Dr. Larry Hawkins, Senior Technical Service Veterinarian, Bayer Healthcare, Animal Health

Nobody likes flies and ticks. But for cattle producers, pests can be more than just a nuisance.

These insects can wreak havoc on the productivity of your cattle operation, transmitting disease and disrupting feeding (and ultimately animal weight gain). Studies have shown that horn flies can cost about 12 to 15 pounds in weight gain, which can have a significant impact on the bottom line.

This season, we anticipate normal to high insect pressure based on the typical seasonal patterns seen to date. It is important to begin treatments at the beginning of fly season. Once populations have become high, some of the damage is done, but the cattle can still be protected for the rest of the season.

To get in front of pest problems before they become an issue, it is important to understand the various insects, their impact and most importantly, how to defend your operation against them.

Knowing your flies

One of the biggest misperceptions about pest control is that all flies are alike. This can be true in terms of killing adult flies but not when it comes to attacking the source. To provide the most effective control, you need to know what type of insect you are dealing with, their feeding habits, breeding areas and preferred resting areas.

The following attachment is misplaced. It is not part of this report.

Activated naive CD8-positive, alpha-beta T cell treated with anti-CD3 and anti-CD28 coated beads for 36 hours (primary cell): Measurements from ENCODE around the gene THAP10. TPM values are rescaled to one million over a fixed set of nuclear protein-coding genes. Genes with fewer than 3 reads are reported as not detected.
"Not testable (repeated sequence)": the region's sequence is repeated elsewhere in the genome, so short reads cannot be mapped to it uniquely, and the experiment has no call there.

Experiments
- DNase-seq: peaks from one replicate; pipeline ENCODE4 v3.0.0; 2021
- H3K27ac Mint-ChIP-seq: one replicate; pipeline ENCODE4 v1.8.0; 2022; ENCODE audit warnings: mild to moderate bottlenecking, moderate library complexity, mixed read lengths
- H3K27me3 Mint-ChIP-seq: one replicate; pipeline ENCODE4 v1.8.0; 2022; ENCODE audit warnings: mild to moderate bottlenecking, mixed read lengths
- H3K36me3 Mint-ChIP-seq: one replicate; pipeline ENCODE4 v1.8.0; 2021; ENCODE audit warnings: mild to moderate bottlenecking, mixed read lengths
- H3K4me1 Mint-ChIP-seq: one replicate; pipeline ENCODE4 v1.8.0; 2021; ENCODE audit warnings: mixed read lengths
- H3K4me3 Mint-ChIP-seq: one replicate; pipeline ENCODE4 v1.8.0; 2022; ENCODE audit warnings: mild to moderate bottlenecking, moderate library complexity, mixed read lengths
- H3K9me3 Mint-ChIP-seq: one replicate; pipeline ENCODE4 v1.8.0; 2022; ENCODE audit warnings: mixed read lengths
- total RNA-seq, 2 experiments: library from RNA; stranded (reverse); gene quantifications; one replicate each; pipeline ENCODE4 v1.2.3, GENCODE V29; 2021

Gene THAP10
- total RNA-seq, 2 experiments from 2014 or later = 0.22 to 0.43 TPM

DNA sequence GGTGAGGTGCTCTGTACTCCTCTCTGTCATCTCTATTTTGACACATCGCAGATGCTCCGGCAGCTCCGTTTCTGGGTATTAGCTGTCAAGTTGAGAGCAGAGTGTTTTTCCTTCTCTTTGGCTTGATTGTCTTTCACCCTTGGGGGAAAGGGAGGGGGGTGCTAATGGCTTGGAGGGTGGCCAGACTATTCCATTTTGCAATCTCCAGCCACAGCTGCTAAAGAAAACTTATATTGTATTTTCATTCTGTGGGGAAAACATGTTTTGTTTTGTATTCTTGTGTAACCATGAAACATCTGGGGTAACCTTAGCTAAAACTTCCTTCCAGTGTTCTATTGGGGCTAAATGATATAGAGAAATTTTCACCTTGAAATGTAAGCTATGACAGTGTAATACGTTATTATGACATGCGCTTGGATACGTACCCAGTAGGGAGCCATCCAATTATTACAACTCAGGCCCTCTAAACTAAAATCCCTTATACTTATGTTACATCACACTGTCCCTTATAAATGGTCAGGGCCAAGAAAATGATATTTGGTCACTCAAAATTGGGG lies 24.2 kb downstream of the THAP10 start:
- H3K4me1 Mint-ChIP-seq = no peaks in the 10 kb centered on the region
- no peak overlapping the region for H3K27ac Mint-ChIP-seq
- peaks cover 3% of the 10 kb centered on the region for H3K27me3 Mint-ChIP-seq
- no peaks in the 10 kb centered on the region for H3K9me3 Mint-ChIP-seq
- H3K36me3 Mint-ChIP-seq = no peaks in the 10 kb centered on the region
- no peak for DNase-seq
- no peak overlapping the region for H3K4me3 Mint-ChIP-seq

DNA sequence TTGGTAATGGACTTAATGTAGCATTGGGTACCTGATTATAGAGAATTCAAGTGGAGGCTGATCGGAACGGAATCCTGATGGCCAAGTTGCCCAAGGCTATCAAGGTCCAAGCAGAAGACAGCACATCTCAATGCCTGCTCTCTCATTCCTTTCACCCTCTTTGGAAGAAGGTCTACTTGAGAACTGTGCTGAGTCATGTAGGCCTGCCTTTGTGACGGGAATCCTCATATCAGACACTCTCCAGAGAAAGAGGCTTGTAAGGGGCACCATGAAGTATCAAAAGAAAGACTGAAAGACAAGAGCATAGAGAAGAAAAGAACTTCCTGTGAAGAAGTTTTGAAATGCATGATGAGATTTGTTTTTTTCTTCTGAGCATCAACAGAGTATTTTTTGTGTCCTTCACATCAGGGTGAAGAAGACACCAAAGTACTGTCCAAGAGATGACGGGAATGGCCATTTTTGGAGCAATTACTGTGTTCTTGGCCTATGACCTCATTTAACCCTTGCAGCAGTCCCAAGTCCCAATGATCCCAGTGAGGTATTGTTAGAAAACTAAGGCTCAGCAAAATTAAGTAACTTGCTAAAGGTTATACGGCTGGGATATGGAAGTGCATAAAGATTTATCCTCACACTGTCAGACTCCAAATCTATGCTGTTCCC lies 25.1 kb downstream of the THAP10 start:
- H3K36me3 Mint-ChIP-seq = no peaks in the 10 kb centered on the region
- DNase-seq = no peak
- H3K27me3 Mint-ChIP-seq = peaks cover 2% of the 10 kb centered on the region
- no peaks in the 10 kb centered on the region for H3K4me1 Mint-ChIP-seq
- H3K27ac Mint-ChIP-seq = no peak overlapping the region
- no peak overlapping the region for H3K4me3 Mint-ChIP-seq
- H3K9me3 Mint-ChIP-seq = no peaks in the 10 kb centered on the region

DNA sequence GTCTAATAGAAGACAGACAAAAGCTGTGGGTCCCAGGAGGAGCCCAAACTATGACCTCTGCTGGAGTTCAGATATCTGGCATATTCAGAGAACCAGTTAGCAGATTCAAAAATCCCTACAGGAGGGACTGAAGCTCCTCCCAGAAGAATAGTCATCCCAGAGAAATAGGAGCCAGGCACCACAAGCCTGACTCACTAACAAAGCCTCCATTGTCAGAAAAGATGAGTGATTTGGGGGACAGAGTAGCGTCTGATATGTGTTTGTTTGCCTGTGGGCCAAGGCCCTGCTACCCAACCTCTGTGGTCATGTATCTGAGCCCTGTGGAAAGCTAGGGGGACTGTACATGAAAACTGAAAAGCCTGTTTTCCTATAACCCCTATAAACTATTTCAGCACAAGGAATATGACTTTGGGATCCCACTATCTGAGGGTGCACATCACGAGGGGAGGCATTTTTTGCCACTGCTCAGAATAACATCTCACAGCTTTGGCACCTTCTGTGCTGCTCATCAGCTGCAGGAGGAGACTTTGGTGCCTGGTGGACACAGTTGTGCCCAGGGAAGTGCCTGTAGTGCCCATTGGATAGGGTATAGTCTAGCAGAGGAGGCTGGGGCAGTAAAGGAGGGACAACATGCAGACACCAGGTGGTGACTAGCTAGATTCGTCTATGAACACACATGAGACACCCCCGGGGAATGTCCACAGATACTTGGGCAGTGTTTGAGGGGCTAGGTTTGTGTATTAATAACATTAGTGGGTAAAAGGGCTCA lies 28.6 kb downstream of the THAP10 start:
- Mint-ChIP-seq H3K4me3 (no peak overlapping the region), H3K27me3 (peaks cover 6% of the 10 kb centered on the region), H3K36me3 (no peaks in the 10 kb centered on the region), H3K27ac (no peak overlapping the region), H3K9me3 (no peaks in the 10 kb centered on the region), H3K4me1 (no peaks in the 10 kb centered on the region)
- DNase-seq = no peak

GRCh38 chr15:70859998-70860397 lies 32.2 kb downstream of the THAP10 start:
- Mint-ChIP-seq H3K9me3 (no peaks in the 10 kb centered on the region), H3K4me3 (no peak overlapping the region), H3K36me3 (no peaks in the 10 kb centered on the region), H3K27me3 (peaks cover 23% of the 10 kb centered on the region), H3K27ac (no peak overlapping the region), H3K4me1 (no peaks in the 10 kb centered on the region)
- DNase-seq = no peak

• Horn fly—The primary threat from horn flies is reduced weight gain and spread of disease. This is because a single biting horn fly can take blood meal from a calf up to 40 times a day. Studies show heavily infected yearling cattle can gain 15 to 50 pounds less than those where horn flies are controlled.
  • Face fly—The face fly spreads bacteria (Moraxella bovis) that can cause pinkeye. Pinkeye causes very painful eye lesions that cause the animal to avoid sunlight, so they aren’t grazing and aren’t gaining weight. Cattle with pinkeye routinely sell for $10 to $12 less per hundredweight than healthy calves.
  • Stable fly—The stable fly can lead to cattle bunching, which may cause heat stress in animals. Studies also have shown decreased weight gain of 0.48 pounds per day.
  • House fly—The house fly can be a nuisance to you, your family, your workers and your neighbors. Not only is the house fly a pest in this sense, it also is known to transmit at least 65 disease-causing organisms.

Learning about ticks

While flies can present some serious issues on a cattle operation, ticks can be bothersome bugs as well.

Ear ticks have been shown to be a significant problem in the southwestern United States, including New Mexico, Arizona and southern California. Texas also is a prime area for ticks, especially ear ticks. Ticks can not only spread blood borne disease by taking blood from one animal to another, but when the inner ear is involved, the animal’s balance is affected. This leads to cattle that stagger and lose their balance, much like people with inner-ear infections.

Defending your operation

One of the most effective ways to defend you operation and your cattle from potentially damaging pests is to divide your operations into four key treatment areas. These include:

  • On animal—This treatment focuses on targeting pests that want to take blood meal from your livestock such as horn flies and ticks. This makes your cattle ground zero for pest damage, and these pests can be controlled by using on animal treatment. On-animal treatments include ear tags, pour ons, on-animal sprays and dusts.
  • Facility—Facility and pen premise treatments allow you to target flies in the areas where your cattle feed and rest. This creates a prime location for pests to pass from one animal to another. Treating your facilities targets reducing the number of pests bothering your livestock. Facility treatments include premise spray, dusts and baits.